This article states that benfotiamine does not help the CNS, which is true per many other peer reviewed articles, here on the net. However, many, many studies have been conducted, peer reviewed-double blind, that show that benfotiamine  does work quite effectively in the peripheral areas of the nervous system of the body. Many have shown the reversal, if not complete cure, of diabetic neuropathy!

    Big Pharma lies cannot be hidden in this era of public access to medical reviews and ongoing research available to all!

  10. carolyn carolyn United States says:

    I had complete neuropathy in fingers and feet, glove and stocking syndrome, and using Benfiotamine and ALA (alpha lipoic acid.

    I have had improved sensory effects in both fingers and feet, although not yet fully recovered, I expect the recovery pace to continue, and if it does, I should have complete recovery in a relatively short time-span.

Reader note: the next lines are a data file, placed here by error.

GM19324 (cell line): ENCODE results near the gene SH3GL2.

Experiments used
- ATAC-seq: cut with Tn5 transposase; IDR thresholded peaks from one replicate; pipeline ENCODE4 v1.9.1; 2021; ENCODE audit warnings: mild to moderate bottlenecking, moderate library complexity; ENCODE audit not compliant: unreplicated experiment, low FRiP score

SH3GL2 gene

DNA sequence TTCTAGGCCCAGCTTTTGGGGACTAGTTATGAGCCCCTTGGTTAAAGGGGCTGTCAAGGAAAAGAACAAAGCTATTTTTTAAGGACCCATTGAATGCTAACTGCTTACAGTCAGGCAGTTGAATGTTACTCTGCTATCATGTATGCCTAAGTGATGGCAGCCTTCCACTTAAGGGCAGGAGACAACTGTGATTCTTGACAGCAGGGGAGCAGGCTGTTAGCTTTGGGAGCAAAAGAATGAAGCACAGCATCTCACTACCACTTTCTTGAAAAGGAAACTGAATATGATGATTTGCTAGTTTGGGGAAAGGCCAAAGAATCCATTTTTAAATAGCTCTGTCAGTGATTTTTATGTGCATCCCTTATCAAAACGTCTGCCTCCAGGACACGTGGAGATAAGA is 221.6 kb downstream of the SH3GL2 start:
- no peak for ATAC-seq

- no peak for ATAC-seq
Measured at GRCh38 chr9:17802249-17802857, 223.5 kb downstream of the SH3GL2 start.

11. J J Canada says:

    Thanks Big Pharma.  I suppose your profits are way more important than the health of the General Public.  As a matter of fact, I can't even get Benfotiamine in Canada.  I have to order it from the U.S.  Good job trying to keep me from being well.  Too bad for you that I can think for myself.  This article just proves how corrupt Big Pharma is.  

  12. Gerard Mougeot Gerard Mougeot Russia says:

    This article is ridiculous.  If you follow the link: link.springer.com/article/10.1186/1471-2210-8-10
    given as the "source" of the article, you' ll find out the website has research results indicating exactly the opposite ! ! !  The author has a solid sens of humor Wink

  13. Glld Gaillard Glld Gaillard France says:

    I have been using 300mg/day of BenfotIamine for several years. When I started, I got a great improvment on neuropatic sensory effects on fingers.
    Even if less soluble in lipids than stated in publications, Bemfotiamine is efficient and should be claimed as such for the good-sake of diabetics !!

The opinions expressed here are the views of the writer and do not necessarily reflect the views and opinions of News-Medical.Net.